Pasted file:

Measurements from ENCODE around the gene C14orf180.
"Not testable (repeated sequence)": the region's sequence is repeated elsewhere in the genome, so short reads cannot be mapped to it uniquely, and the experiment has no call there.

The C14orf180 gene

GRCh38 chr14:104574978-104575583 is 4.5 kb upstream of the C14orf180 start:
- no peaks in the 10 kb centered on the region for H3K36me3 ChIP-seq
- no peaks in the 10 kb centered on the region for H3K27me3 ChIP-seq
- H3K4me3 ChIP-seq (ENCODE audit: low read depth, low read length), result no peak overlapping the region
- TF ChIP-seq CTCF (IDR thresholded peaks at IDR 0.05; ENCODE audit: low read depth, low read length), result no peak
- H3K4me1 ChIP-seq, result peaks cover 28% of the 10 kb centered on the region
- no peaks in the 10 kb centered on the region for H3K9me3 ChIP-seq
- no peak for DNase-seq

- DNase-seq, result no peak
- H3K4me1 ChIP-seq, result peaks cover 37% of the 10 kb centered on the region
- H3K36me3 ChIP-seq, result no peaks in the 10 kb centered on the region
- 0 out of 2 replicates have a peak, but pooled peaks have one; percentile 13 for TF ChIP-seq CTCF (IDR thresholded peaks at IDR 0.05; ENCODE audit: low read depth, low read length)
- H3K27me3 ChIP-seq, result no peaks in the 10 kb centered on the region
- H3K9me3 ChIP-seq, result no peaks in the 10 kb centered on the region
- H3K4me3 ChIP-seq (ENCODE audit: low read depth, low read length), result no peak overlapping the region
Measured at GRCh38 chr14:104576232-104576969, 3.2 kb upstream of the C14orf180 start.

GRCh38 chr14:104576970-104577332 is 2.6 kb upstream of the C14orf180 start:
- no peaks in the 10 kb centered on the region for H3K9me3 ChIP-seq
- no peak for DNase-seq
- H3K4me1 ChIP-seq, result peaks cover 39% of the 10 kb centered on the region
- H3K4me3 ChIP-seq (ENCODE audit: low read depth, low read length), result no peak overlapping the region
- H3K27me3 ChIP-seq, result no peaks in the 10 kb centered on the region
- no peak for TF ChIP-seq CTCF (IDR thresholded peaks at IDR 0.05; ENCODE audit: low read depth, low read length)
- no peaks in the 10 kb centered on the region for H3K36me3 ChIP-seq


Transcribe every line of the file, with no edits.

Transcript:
Measurements from ENCODE around the gene C14orf180.
"Not testable (repeated sequence)": the region's sequence is repeated elsewhere in the genome, so short reads cannot be mapped to it uniquely, and the experiment has no call there.

The C14orf180 gene

GRCh38 chr14:104574978-104575583 is 4.5 kb upstream of the C14orf180 start:
- no peaks in the 10 kb centered on the region for H3K36me3 ChIP-seq
- no peaks in the 10 kb centered on the region for H3K27me3 ChIP-seq
- H3K4me3 ChIP-seq (ENCODE audit: low read depth, low read length), result no peak overlapping the region
- TF ChIP-seq CTCF (IDR thresholded peaks at IDR 0.05; ENCODE audit: low read depth, low read length), result no peak
- H3K4me1 ChIP-seq, result peaks cover 28% of the 10 kb centered on the region
- no peaks in the 10 kb centered on the region for H3K9me3 ChIP-seq
- no peak for DNase-seq

- DNase-seq, result no peak
- H3K4me1 ChIP-seq, result peaks cover 37% of the 10 kb centered on the region
- H3K36me3 ChIP-seq, result no peaks in the 10 kb centered on the region
- 0 out of 2 replicates have a peak, but pooled peaks have one; percentile 13 for TF ChIP-seq CTCF (IDR thresholded peaks at IDR 0.05; ENCODE audit: low read depth, low read length)
- H3K27me3 ChIP-seq, result no peaks in the 10 kb centered on the region
- H3K9me3 ChIP-seq, result no peaks in the 10 kb centered on the region
- H3K4me3 ChIP-seq (ENCODE audit: low read depth, low read length), result no peak overlapping the region
Measured at GRCh38 chr14:104576232-104576969, 3.2 kb upstream of the C14orf180 start.

GRCh38 chr14:104576970-104577332 is 2.6 kb upstream of the C14orf180 start:
- no peaks in the 10 kb centered on the region for H3K9me3 ChIP-seq
- no peak for DNase-seq
- H3K4me1 ChIP-seq, result peaks cover 39% of the 10 kb centered on the region
- H3K4me3 ChIP-seq (ENCODE audit: low read depth, low read length), result no peak overlapping the region
- H3K27me3 ChIP-seq, result no peaks in the 10 kb centered on the region
- no peak for TF ChIP-seq CTCF (IDR thresholded peaks at IDR 0.05; ENCODE audit: low read depth, low read length)
- no peaks in the 10 kb centered on the region for H3K36me3 ChIP-seq